If you’ve ever been to Japan, you’ve probably had the opportunity to visit a Japanese hot spring. While often on a traveller’s must-do list as a quintessential Japanese experience, hot springs, or onsen as they are known in the Japanese language, are one of the least followed through with activities. Why? Time and time again, I hear these two responses: “I’m not sure what to do!” or “I don’t know about the whole naked thing.” Well, today I want to demystify the process and give you insider tips that will have you bathing like a local in no time.
So what exactly are onsen?
Onsen are natural geo-thermal hot springs that either bubble to the surface naturally or are accessed by drilling down into the ground. And thanks to Japan’s high geological activity, there are a lot of them across the country. Onsen water contains a range of minerals that are credited to easing and even curing all manner of ailments and illnesses, as well as being attributed to improved general health like increased circulation and beauty benefits such as clearer skin. Onsen may have indoor or outdoor baths, or a combination of both, where visitors bathe communally in a gender-segregated setting.
Wait, you have to be naked in these things?
Now, this is where many, particularly from cultures not used to the idea of communal bathing, stop dead in their tracks and immediately start searching for ways to experience onsen without the need to strip off in front of strangers. Sure, there are water park type facilities where you can enter with a swimsuit and even bathe with members of the opposite sex. But, honestly, you might as well just go to a public pool.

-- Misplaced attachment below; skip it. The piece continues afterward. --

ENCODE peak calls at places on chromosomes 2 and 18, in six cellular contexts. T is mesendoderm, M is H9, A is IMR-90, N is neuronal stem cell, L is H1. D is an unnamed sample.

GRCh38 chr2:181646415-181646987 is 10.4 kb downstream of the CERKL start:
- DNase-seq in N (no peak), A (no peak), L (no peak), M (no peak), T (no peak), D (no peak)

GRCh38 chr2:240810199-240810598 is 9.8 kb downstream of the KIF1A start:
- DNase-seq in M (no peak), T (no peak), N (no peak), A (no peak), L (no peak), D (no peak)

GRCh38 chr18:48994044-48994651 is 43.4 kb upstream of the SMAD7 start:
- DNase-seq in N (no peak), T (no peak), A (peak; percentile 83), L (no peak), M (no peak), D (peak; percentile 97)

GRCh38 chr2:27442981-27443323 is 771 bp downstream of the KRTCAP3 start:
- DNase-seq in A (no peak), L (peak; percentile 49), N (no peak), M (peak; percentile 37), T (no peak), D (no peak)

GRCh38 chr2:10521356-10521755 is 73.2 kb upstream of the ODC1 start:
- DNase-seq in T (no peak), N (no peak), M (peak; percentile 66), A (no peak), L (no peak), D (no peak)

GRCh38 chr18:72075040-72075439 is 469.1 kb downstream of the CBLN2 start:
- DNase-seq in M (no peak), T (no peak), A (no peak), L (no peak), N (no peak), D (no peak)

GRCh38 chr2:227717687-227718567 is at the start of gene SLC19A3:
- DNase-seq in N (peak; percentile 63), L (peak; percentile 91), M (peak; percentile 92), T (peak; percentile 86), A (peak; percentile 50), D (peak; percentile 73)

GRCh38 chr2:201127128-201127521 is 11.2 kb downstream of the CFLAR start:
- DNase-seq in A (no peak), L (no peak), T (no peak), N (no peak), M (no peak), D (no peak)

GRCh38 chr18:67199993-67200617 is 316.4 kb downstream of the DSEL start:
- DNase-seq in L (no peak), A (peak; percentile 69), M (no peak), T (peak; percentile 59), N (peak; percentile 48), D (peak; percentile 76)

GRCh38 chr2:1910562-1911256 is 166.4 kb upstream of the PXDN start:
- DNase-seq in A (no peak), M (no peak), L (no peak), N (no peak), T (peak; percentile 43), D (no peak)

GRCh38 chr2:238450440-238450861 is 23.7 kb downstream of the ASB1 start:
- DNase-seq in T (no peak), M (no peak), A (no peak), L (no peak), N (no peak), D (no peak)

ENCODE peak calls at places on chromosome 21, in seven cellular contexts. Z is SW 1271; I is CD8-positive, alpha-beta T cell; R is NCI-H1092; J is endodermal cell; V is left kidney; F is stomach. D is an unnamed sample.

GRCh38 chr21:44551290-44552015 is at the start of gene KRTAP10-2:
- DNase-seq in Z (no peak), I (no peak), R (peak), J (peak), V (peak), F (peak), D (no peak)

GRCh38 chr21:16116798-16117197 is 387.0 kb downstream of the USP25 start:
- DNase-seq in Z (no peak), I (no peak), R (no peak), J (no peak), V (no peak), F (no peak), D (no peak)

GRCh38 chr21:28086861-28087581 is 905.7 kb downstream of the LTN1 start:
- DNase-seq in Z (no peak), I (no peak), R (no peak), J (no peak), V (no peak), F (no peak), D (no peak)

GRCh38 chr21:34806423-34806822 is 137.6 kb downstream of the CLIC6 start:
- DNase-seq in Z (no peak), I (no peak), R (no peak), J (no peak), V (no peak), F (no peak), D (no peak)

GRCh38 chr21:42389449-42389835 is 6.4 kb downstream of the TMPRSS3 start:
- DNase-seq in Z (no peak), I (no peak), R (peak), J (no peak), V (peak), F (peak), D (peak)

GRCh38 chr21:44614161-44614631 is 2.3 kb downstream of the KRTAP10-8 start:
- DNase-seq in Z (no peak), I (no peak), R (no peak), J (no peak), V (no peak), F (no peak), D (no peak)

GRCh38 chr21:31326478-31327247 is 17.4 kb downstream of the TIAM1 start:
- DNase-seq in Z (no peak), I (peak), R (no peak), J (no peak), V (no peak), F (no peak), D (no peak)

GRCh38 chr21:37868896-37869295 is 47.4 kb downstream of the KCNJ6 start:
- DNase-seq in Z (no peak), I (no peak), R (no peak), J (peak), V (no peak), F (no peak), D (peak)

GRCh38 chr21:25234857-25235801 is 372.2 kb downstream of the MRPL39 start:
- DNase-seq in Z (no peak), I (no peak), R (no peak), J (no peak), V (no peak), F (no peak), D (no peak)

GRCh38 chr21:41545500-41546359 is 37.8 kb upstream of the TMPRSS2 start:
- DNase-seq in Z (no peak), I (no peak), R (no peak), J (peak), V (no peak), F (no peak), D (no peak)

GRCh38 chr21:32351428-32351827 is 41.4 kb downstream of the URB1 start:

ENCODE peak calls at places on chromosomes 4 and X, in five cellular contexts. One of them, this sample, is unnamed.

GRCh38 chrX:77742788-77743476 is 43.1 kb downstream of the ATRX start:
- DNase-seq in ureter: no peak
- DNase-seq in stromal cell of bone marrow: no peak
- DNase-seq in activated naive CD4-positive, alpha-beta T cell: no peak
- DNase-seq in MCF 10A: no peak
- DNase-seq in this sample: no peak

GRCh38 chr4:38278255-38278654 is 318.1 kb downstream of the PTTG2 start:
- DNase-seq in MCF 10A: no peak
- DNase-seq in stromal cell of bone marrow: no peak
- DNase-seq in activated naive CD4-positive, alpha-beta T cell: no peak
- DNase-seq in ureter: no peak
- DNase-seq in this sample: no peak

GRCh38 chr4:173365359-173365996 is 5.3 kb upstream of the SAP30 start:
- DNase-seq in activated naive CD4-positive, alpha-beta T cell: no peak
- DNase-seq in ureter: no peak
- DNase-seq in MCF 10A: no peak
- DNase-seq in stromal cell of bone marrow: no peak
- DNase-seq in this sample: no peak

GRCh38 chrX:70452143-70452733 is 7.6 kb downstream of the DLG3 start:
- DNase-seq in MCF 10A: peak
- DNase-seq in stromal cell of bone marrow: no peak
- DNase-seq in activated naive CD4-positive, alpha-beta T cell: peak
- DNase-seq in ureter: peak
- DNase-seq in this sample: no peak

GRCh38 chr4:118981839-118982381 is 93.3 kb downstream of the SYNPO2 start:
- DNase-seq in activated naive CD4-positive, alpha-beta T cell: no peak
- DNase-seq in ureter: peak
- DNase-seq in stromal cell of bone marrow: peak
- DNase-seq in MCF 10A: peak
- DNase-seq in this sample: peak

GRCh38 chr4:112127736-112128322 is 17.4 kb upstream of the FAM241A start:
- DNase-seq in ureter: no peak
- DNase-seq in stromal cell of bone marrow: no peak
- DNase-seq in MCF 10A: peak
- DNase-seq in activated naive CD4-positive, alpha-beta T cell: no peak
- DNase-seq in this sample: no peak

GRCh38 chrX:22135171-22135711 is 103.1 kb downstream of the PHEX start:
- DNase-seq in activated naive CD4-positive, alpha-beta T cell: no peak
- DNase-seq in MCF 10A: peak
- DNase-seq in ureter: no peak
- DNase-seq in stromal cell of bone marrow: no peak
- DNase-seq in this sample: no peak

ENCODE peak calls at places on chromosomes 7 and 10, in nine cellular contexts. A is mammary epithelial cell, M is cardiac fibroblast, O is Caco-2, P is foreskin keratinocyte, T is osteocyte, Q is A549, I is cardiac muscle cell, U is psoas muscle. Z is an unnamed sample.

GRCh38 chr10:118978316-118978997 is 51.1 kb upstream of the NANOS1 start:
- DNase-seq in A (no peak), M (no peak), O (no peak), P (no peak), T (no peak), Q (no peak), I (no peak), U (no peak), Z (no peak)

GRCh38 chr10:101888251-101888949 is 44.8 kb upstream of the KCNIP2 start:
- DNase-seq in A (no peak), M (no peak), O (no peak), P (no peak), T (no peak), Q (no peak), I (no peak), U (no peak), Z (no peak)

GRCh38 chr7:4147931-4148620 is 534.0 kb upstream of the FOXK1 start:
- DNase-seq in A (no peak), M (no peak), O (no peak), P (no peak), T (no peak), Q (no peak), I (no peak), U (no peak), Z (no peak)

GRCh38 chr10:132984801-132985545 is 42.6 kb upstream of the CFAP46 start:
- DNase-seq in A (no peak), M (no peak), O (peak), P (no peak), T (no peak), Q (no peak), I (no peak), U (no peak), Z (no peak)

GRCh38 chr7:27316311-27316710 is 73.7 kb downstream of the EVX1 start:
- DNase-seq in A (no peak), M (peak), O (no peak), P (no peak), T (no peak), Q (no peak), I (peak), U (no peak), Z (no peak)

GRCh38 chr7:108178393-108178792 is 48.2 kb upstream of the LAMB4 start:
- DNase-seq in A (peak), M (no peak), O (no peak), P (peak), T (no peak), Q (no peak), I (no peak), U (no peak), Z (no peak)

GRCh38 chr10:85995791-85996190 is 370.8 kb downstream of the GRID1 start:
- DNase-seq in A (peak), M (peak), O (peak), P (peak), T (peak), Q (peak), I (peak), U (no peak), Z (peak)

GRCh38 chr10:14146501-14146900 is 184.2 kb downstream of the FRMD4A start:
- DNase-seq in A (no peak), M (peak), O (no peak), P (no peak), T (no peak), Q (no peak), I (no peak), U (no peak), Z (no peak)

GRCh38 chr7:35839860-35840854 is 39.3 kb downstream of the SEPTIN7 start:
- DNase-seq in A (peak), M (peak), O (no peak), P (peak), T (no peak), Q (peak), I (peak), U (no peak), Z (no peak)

Of course, there is the “private onsen” option at traditional Japanese-style inns, for those who can afford it. If your budget allows for it, these places can sure be nice, but don’t be surprised if you are underwhelmed by your expensive hot tub of water, despite how many minerals may be in it. You’re likely to get bored after a few minutes and then force yourself to stay in until your fingertips crinkle just because you paid so much for it, and this is supposed to be so “Japanese,” right? Here you miss the point of the Japanese onsen entirely, the idea of communal bathing. Distancing yourself means you learn nothing about what actually happens in a real onsen and so much of the experience comes from being in this communal environment.
Overcoming the fear
The fear of onsen is really a cultural construct. The idea of being naked in front of others may be foreign to some, it was for me too in the beginning, but what we need to recognise here is that this is just fear of the unknown and it’s natural to feel that sense of nervousness when we do something for the first time. I’m sure all travelers can relate to the time when they set out on their first real adventure without any idea of what to expect, only to land in that place and wonder what they were worried about all along. My advice is to think about onsen in the same way, just as pre-doing something jitters which will soon pass once we actually give it a go.
If you’re still feeling a little embarrassed about getting your kit off, you’ll soon realise that despite this image you may have conjured up in your mind where everybody turns to stare as you walk in, nobody is looking at you. People go to the onsen to relax and enjoy themselves. They are not the least bit interested in analysing the human body or your coming and going. I actually like the whole idea of the stripping away of all of the external things that set us apart – the make-up, the clothes, the accessories – and just embracing what makes us the same. In the onsen, despite the fact I’m not looking at anyone or may not even speak to a soul, I feel a real sense of connection to women as a woman, that spans across any cultural or linguistic differences our birth places may have created.